Dr. Jamie L. Carson, UGA Athletic Associate Professor in Public and International Affairs, co-authored a book entitled Nationalized Politics: Evaluating Electoral Politics Across Time, in which they assess the effect of American nationalization on electoral outcomes. Dr. Carson further illuminates the scope of his book in his answers to the questions below.
What influenced you to research nationalization in United States elections?
Almost a decade ago, I read an article about how elections in the United States were becoming increasingly nationalized, which was reducing the advantage that incumbents typically possess in congressional elections. By nationalization, I mean a phenomenon where top-down forces such as presidential vote choice or partisanship are informing voter’s decisions at the polls instead of more candidate-specific or local factors. Or, said differently, voters care more about which party controls the federal government and less about which candidates are best equipped to represent them and their district.
In working with two former UGA graduate students (who are coauthors on the book), we came to recognize that nationalization was permeating our electoral system today much like it did during the nineteenth century prior to the adoption of the Australian (secret) ballot. However, unlike elections of the past that largely were driven by the type of ballot that was then in use, nationalization today appears to be a function of the types of electoral campaigns that parties are coordinating on behalf of candidates and the behavior of presidents who are increasingly playing the role of “nationalizer in chief.”
Are there any hallmarks in American history that have made nationalization what it is today?
As noted previously, elections during the nineteenth century were largely nationalized as a result of the electoral system in place. When voters went to the polls, they chose either the Democratic or Republican ballot, leading them to vote a straight party ticket since their choices were largely constrained by the electoral system in place prior to the adoption of the secret ballot in the 1890s. In the modern era, voters can freely choose among both parties’ candidates via the office bloc ballot that is commonly used by the states, but the national rhetoric surrounding campaigns tends to focus on national issues reflecting the candidates at the top of the ticket (e.g., the president). This leads to candidates focusing less on local concerns or factors and more on issues that are relevant on the national stage. In other words, elections today are nationalized like they were in the nineteenth century despite the absence of an electoral system that promoted such behavior in political campaigns.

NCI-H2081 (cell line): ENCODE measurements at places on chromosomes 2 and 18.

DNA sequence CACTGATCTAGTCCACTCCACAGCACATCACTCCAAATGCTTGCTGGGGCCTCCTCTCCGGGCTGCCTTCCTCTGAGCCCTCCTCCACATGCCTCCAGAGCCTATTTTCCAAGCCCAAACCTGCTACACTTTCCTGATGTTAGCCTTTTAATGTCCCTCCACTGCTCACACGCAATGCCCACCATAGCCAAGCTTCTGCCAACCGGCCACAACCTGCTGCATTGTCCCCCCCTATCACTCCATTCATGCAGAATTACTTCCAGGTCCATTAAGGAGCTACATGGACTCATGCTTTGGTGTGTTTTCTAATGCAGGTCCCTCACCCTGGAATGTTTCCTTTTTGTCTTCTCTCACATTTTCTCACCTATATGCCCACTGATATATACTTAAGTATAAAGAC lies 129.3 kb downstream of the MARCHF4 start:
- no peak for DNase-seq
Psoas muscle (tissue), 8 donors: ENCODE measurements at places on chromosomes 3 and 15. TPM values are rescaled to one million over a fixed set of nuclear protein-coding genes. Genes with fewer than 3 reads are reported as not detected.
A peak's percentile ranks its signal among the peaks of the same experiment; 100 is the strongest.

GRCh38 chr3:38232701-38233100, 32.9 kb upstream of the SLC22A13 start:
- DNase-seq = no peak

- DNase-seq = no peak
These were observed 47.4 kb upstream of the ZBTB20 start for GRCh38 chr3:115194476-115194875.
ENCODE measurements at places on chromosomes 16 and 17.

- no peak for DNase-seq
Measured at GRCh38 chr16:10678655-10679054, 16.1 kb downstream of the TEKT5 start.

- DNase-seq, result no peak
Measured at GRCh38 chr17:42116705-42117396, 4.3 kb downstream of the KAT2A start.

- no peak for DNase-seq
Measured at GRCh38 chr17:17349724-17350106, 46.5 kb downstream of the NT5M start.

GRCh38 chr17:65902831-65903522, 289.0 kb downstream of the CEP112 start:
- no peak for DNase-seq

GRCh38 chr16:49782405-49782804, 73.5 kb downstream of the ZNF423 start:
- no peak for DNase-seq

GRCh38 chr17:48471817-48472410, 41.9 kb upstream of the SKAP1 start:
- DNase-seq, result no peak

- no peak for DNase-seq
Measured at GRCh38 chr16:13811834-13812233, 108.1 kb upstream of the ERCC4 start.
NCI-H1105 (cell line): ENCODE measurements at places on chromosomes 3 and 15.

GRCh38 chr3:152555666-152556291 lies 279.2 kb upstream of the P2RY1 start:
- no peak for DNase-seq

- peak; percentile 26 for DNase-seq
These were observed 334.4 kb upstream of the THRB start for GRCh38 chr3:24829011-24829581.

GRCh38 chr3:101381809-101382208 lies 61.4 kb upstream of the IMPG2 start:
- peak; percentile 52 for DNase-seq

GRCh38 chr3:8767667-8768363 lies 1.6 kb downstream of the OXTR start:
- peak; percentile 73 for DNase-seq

What recommendations would you make for voters in this political climate?
When one is voting, it is relatively easy to fall back on traditional cues or heuristics such as party affiliation when selecting between candidates, especially when we are asked to vote for a large number of candidates on a typical ballot. Although it does require a bit more effort, it is useful for voters to research the candidates running for the various offices and find out what they stand for separate from their party affiliation. This way, we can ensure that we are considering factors beyond the national rhetoric from presidents or the national party organizations given that local factors matter as much if not more than often what is happening on the national stage.
Where are we heading? What is the prognosis for a political climate driven by nationalization?
There is growing evidence that nationalization and polarization are linked and that if we continue on the current trajectory, the current levels of dysfunction and polarization are only going to get worse. As elections become more nationalized, the background of individual candidates matters less. This, in turn, means that factors such as political experience becomes less relevant when voters are selecting among candidates for elective office, making it easier for political amateurs to get elected. Since amateurs often tend to be more ideologically extreme than those candidates who have prior experience serving as city council members or state legislators, for instance, an increasing percentage of amateurs serving in Congress leads to more polarizing behavior. This is exactly what has been happening in Congress during the past few decades when fewer moderates are running and winning compared to the past, leading more ideologically extreme candidates to compete and win by default.
What are the main takeaways a reader can expect from your book and why is it important?
The main points we want readers to take away from our book is to better understand why we are seeing high levels of nationalization in the modern era and how these levels of nationalization are both similar and different to what we experienced during the latter half of the nineteenth century. In that era, many of the progressive reforms that were adopted in the early twentieth century played a crucial role in reducing that nationalization and the greater levels of polarized politics that accompanied it as well. Although electoral reforms are one possible solution to the increased nationalization we are experiencing today, we may need to think creatively about other options to reduce the nationalized rhetoric that is affecting our political system and the ability of politicians to address the numerous problems facing our nation.